Back-contact perovskite solar cells are fabricated by depositing methylammonium lead iodide perovskite into micron-sized grooves, with opposite walls of each groove being coated with either n- or p-type selective contacts. V-Shaped grooves are created by embossing a polymeric substrate, with the different charge-selective electrodes deposited onto the walls of the groove using a directional evaporation technique. We show that individual grooves act as photovoltaic devices, having a power conversion efficiency of up to 7.3%. By series-connecting multiple grooves, we create integrated micro-modules that build open circuit voltages up to nearly 15 V and power conversion efficiencies over 4%. The devices created are fully flexible, do not include rare metals, and are processed using techniques applicable to roll-to-roll processing.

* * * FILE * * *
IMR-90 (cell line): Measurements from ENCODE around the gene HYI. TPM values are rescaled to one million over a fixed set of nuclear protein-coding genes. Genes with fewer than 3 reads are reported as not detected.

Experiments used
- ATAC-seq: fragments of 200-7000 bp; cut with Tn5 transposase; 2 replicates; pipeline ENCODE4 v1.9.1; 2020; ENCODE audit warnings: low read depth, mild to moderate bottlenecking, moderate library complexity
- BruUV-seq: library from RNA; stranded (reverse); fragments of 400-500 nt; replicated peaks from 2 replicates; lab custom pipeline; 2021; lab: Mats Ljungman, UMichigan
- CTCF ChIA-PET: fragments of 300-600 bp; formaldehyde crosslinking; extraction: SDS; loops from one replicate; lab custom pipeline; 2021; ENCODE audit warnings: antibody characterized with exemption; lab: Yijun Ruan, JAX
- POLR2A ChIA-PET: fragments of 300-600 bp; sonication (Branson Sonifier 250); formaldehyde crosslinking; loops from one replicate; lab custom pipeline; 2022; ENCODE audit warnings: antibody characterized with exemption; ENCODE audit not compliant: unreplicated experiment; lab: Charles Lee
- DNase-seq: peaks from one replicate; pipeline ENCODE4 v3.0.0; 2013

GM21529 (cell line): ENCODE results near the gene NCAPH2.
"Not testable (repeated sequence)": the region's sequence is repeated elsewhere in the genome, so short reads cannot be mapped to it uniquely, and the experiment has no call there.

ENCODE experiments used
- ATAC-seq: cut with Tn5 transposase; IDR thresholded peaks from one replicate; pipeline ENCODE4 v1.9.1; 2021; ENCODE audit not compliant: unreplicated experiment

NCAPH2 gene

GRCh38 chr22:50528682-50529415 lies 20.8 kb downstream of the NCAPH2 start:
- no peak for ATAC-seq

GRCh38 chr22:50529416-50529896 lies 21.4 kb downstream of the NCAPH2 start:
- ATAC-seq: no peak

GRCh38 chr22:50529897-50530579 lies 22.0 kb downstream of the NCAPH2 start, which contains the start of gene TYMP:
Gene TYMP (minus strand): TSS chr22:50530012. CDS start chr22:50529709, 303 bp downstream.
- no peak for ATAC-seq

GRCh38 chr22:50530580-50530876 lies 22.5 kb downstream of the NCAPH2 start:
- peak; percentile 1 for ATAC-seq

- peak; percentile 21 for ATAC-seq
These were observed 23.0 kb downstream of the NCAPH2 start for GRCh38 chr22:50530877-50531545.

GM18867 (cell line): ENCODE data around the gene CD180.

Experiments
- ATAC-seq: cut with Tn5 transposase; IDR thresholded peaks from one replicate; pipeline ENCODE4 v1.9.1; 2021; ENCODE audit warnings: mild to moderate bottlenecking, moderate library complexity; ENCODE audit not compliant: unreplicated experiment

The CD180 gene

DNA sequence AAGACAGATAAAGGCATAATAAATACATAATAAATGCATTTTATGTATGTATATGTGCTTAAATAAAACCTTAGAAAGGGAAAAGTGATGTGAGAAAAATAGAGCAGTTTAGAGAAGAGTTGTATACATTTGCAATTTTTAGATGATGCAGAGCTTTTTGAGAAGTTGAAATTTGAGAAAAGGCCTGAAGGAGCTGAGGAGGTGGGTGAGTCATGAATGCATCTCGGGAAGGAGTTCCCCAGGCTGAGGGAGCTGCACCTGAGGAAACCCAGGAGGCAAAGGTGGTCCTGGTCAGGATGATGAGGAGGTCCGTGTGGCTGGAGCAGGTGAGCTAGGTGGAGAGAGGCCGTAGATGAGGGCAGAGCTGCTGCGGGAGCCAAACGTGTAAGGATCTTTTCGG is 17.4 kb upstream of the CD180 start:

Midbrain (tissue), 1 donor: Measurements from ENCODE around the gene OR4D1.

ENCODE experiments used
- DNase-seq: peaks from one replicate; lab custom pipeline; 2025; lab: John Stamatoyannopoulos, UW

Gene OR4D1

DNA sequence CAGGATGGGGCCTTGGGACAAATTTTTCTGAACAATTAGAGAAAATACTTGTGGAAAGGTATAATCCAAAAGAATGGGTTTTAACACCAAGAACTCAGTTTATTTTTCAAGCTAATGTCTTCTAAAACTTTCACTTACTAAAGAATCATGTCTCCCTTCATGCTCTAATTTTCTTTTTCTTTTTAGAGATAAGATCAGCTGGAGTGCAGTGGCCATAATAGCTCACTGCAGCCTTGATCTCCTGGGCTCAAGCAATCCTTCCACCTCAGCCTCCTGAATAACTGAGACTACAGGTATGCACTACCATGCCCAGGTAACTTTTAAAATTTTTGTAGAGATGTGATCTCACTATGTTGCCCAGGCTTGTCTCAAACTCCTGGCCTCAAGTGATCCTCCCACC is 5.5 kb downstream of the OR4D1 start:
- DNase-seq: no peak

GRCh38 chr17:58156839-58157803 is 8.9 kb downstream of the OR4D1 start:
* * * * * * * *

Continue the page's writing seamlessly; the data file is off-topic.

Wong-Stringer, M., Routledge, T. J., McArdle, T., Wood, C. J., Game, O. S., Smith, J. A., … Lidzey, D. G. (2019). A flexible back-contact perovskite solar micro-module. Energy and Environmental Science, 12(6), 1928–1937. https://doi.org/10.1039/c8ee03517b